Scientists discover a schedule for Earth’s major geological events

A team of researchers has discovered that the Earth’s geological activity follows a distinctive pattern, giving it a lifelike “pulse”.

The investigation, led by New York University, has indicated that our planet is not only alive with geological activity but also following a regular 27.5-million-year cycle of geologic events, making occurrences of volcanic activity and tectonic movement not random but premeditated.

Their research is published in the journal Geoscience Frontiers.

Michael Rampino, the lead author of the study and a geologist and professor in New York University’s Department of Biology, said: “Many geologists believe that geological events are random over time. But our study provides statistical evidence for a common cycle, suggesting that these geologic events are correlated and not random.”

Geologists have hypothesised about major geological events following a cycle for over 50 years, with mass extinctions and volcanic activity estimated to take place within a 26-to-36-million-year period; however, due to technological limitations, scientists were unable to accurately age-date prior geologic events, thwarting quantitative investigations.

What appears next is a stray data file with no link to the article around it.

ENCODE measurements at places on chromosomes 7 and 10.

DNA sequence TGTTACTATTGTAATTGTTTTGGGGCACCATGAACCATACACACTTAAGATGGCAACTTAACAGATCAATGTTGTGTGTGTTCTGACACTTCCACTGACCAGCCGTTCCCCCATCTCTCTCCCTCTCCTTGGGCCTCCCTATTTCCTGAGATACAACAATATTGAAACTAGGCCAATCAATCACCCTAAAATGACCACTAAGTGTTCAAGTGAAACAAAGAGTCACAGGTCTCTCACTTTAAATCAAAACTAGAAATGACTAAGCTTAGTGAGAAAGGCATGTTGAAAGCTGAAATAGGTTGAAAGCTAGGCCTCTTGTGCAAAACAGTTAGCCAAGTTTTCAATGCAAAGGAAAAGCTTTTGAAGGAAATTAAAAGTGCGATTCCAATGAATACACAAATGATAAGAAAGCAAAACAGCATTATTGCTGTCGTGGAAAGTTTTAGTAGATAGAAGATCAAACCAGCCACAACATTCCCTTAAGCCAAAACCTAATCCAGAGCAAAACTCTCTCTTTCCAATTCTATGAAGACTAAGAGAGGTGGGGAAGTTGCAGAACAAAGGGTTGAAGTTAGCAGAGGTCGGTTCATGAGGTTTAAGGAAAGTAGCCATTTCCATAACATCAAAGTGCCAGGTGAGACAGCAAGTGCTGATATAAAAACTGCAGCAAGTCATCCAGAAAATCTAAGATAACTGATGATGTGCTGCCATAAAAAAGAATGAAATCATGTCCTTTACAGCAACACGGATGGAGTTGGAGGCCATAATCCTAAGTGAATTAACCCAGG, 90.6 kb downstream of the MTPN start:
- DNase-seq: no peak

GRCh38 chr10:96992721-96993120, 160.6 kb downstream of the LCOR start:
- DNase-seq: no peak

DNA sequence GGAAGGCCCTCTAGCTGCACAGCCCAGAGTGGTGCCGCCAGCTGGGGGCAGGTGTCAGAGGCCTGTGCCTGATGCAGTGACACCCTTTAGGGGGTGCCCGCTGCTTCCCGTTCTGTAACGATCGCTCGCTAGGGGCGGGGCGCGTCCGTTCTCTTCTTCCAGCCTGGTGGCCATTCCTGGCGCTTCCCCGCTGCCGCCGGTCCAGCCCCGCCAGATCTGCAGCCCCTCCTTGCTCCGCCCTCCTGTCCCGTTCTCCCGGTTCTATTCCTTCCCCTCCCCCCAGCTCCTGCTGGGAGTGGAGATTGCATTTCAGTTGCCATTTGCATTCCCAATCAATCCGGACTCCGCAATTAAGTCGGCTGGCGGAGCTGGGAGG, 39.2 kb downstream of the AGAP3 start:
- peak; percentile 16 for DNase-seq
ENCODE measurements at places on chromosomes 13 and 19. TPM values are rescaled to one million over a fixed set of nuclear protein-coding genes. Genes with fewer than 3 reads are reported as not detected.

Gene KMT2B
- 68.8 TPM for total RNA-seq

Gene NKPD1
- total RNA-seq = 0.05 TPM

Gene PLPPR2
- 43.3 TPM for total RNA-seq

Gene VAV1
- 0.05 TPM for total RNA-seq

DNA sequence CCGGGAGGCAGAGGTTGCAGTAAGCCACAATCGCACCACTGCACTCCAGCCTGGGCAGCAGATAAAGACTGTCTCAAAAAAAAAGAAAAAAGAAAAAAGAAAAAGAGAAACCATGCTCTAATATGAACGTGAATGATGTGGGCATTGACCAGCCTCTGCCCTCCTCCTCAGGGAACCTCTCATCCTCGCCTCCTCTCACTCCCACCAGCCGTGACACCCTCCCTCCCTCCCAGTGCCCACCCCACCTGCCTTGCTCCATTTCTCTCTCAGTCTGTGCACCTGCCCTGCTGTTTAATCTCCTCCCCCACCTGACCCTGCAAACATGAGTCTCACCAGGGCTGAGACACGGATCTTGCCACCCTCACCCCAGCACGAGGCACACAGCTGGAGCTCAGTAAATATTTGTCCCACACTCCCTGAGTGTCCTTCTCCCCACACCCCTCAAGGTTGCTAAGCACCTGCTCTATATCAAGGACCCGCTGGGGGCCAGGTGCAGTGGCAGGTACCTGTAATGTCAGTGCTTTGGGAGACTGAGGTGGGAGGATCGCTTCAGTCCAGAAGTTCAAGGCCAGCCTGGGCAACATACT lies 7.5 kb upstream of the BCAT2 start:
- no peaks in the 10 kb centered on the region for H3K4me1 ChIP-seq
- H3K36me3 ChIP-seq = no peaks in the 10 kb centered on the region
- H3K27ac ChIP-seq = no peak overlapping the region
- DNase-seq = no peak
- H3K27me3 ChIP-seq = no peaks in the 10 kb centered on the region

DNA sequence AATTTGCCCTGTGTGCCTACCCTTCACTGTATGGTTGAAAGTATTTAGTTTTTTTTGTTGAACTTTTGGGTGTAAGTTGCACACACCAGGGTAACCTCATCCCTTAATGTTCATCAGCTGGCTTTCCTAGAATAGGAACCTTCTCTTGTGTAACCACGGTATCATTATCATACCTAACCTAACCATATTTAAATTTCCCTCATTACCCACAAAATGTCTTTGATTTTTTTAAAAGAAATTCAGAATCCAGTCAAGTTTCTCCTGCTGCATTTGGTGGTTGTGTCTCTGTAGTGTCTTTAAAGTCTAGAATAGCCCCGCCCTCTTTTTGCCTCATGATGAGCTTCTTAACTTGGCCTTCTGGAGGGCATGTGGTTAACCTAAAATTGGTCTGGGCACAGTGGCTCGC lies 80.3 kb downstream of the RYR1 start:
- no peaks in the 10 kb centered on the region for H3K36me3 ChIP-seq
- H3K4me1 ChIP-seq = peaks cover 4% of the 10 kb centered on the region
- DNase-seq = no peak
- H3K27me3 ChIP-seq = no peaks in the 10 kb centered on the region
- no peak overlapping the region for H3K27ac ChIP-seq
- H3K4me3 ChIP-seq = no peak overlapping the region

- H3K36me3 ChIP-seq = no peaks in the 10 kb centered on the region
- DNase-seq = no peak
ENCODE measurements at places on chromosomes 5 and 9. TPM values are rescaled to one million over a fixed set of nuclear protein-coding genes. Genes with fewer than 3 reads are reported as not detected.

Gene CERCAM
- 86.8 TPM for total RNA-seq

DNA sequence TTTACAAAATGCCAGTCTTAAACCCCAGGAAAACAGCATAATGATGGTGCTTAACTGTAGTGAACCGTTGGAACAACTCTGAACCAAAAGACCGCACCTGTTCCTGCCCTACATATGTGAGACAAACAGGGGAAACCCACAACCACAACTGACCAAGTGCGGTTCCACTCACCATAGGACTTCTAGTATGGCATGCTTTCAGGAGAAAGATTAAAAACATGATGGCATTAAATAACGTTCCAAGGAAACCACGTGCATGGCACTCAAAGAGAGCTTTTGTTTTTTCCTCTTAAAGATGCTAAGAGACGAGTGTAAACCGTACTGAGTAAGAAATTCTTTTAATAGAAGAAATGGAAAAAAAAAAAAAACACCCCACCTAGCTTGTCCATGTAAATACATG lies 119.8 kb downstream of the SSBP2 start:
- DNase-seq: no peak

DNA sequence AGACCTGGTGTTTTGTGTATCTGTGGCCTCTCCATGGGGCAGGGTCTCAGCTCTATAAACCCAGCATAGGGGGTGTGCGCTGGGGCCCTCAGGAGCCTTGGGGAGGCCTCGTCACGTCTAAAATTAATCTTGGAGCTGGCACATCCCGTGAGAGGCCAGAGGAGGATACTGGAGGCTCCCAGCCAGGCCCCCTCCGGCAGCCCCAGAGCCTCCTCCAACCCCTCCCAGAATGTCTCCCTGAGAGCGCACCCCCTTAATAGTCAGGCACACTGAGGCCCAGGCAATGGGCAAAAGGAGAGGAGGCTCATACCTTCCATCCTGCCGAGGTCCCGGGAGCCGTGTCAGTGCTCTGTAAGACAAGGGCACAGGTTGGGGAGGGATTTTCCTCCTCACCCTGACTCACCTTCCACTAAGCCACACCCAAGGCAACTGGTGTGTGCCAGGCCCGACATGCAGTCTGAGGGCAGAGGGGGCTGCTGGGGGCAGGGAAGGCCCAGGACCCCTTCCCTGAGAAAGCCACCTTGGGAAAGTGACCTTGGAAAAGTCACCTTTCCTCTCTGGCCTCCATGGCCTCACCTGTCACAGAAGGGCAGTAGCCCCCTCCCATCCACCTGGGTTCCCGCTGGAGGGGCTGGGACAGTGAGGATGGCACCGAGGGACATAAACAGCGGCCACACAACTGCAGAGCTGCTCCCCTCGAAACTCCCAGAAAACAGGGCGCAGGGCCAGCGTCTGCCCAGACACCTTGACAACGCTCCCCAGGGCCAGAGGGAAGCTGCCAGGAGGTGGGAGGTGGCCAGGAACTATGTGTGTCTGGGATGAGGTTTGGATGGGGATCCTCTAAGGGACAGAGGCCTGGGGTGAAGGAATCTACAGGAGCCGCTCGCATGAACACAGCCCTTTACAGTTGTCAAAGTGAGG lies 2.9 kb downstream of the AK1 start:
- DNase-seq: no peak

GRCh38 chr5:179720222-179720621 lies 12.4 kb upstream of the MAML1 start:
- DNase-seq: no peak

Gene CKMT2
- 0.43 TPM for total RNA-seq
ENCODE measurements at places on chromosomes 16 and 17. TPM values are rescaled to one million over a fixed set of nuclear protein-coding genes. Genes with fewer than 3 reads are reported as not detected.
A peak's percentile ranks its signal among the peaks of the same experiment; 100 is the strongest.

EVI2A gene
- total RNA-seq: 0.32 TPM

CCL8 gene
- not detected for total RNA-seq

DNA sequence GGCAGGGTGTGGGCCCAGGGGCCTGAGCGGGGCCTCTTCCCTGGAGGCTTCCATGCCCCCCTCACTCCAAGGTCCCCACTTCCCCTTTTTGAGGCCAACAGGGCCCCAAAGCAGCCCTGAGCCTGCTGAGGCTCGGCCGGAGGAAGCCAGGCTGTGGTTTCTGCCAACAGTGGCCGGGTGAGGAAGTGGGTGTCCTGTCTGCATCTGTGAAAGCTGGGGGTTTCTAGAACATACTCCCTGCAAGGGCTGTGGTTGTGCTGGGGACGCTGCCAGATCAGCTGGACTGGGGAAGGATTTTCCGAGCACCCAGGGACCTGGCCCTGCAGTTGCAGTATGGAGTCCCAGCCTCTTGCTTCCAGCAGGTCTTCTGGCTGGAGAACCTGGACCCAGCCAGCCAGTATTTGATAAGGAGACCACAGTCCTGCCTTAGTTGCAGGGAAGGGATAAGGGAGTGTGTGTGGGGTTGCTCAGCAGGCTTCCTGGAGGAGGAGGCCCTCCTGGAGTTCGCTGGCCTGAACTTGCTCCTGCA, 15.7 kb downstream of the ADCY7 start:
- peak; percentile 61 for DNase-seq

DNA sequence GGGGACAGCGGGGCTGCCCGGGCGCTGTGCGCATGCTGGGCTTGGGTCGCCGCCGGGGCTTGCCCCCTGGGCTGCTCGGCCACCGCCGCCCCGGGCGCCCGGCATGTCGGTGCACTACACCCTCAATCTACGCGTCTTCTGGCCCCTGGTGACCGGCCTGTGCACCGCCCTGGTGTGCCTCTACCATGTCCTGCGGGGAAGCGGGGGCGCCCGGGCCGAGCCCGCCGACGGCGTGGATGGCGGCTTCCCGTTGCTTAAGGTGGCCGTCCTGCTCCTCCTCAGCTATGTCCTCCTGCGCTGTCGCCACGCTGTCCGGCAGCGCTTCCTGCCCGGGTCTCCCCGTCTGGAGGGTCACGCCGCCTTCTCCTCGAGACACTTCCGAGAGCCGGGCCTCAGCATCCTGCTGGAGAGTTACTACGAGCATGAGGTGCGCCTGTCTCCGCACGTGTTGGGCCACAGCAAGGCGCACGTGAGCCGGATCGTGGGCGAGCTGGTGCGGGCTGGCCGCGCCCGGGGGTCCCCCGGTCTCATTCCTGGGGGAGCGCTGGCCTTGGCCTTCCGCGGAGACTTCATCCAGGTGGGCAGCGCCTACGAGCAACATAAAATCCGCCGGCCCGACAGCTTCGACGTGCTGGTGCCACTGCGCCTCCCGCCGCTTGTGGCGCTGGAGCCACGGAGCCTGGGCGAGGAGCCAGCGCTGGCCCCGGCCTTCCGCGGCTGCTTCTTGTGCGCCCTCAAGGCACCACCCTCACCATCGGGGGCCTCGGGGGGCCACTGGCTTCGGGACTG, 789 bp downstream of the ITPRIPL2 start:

Nevertheless, due to considerable advancements in radio-isotopic dating techniques and modifications to the geologic timescale, the researchers have been able to acquire more comprehensive data than ever before on the timeframe of previous events. Through the utilisation of this groundbreaking age-dating data, the team were able to produce novel records of significant geological events throughout the last 260 million years.

During this 260-million-year timescale, the researchers examined 89 well-dated geological events, including major volcanic outpourings of lava (basalt eruptions), land and marine extinctions, sea-level fluctuations, depletion of oxygen in the oceans, and changes in the organisation of the Earth’s tectonic plates.

The data indicated that these global geological events were largely clustered throughout the 260 million years in ten different time points, in clusters around 27.5 million years apart. The last occurred approximately 7 million years ago, making the next significant spike around 20 million years away.

The geologists have signified that these events may be due to cycles of activity in the Earth’s interior – processes related to plate tectonics and climate – although cycles of the planet’s orbit could also be influential.

Rampino said: “Whatever the origins of these cyclical episodes, our findings support the case for a largely periodic, coordinated, and intermittently catastrophic geologic record, which is a departure from the views held by many geologists.”

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